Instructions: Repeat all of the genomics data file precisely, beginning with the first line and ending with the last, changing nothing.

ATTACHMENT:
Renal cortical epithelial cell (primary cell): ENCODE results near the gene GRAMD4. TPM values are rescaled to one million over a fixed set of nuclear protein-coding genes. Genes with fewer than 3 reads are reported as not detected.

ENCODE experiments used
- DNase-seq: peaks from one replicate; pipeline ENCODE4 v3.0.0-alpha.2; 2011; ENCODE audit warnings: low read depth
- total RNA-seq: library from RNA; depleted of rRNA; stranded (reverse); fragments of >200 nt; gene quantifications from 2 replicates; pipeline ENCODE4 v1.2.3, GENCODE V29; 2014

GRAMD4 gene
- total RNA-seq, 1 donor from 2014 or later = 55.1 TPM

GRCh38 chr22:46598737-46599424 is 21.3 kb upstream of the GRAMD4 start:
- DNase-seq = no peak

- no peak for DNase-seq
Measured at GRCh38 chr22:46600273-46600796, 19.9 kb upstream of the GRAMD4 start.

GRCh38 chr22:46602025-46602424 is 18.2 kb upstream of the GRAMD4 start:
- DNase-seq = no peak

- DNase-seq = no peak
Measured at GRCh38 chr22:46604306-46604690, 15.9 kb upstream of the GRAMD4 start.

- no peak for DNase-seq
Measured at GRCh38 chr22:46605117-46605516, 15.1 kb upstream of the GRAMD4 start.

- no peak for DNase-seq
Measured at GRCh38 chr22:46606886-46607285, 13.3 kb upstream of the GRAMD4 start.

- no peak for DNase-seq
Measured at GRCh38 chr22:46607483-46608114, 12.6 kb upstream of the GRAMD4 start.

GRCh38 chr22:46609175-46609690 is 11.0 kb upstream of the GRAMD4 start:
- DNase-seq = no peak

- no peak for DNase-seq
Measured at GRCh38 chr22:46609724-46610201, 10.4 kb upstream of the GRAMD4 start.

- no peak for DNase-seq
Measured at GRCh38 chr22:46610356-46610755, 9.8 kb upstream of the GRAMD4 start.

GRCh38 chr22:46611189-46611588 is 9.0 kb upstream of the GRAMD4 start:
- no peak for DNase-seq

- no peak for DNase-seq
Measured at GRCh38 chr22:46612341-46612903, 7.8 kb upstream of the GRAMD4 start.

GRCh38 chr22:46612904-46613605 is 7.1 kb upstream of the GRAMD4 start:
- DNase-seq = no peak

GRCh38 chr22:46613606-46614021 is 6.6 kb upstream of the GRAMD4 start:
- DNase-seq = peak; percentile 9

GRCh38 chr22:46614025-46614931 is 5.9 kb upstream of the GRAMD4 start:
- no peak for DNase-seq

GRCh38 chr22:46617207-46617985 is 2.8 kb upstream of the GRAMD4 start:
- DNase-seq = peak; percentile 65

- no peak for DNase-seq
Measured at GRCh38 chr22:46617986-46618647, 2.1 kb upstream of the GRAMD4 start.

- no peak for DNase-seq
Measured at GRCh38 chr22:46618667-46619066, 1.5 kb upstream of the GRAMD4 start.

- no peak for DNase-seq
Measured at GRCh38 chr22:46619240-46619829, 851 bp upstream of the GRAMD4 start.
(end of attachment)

Renal cortical epithelial cell (primary cell): ENCODE results near the gene GRAMD4. TPM values are rescaled to one million over a fixed set of nuclear protein-coding genes. Genes with fewer than 3 reads are reported as not detected.

ENCODE experiments used
- DNase-seq: peaks from one replicate; pipeline ENCODE4 v3.0.0-alpha.2; 2011; ENCODE audit warnings: low read depth
- total RNA-seq: library from RNA; depleted of rRNA; stranded (reverse); fragments of >200 nt; gene quantifications from 2 replicates; pipeline ENCODE4 v1.2.3, GENCODE V29; 2014

GRAMD4 gene
- total RNA-seq, 1 donor from 2014 or later = 55.1 TPM

GRCh38 chr22:46598737-46599424 is 21.3 kb upstream of the GRAMD4 start:
- DNase-seq = no peak

- no peak for DNase-seq
Measured at GRCh38 chr22:46600273-46600796, 19.9 kb upstream of the GRAMD4 start.

GRCh38 chr22:46602025-46602424 is 18.2 kb upstream of the GRAMD4 start:
- DNase-seq = no peak

- DNase-seq = no peak
Measured at GRCh38 chr22:46604306-46604690, 15.9 kb upstream of the GRAMD4 start.

- no peak for DNase-seq
Measured at GRCh38 chr22:46605117-46605516, 15.1 kb upstream of the GRAMD4 start.

- no peak for DNase-seq
Measured at GRCh38 chr22:46606886-46607285, 13.3 kb upstream of the GRAMD4 start.

- no peak for DNase-seq
Measured at GRCh38 chr22:46607483-46608114, 12.6 kb upstream of the GRAMD4 start.

GRCh38 chr22:46609175-46609690 is 11.0 kb upstream of the GRAMD4 start:
- DNase-seq = no peak

- no peak for DNase-seq
Measured at GRCh38 chr22:46609724-46610201, 10.4 kb upstream of the GRAMD4 start.

- no peak for DNase-seq
Measured at GRCh38 chr22:46610356-46610755, 9.8 kb upstream of the GRAMD4 start.

GRCh38 chr22:46611189-46611588 is 9.0 kb upstream of the GRAMD4 start:
- no peak for DNase-seq

- no peak for DNase-seq
Measured at GRCh38 chr22:46612341-46612903, 7.8 kb upstream of the GRAMD4 start.

GRCh38 chr22:46612904-46613605 is 7.1 kb upstream of the GRAMD4 start:
- DNase-seq = no peak

GRCh38 chr22:46613606-46614021 is 6.6 kb upstream of the GRAMD4 start:
- DNase-seq = peak; percentile 9

GRCh38 chr22:46614025-46614931 is 5.9 kb upstream of the GRAMD4 start:
- no peak for DNase-seq

GRCh38 chr22:46617207-46617985 is 2.8 kb upstream of the GRAMD4 start:
- DNase-seq = peak; percentile 65

- no peak for DNase-seq
Measured at GRCh38 chr22:46617986-46618647, 2.1 kb upstream of the GRAMD4 start.

- no peak for DNase-seq
Measured at GRCh38 chr22:46618667-46619066, 1.5 kb upstream of the GRAMD4 start.

- no peak for DNase-seq
Measured at GRCh38 chr22:46619240-46619829, 851 bp upstream of the GRAMD4 start.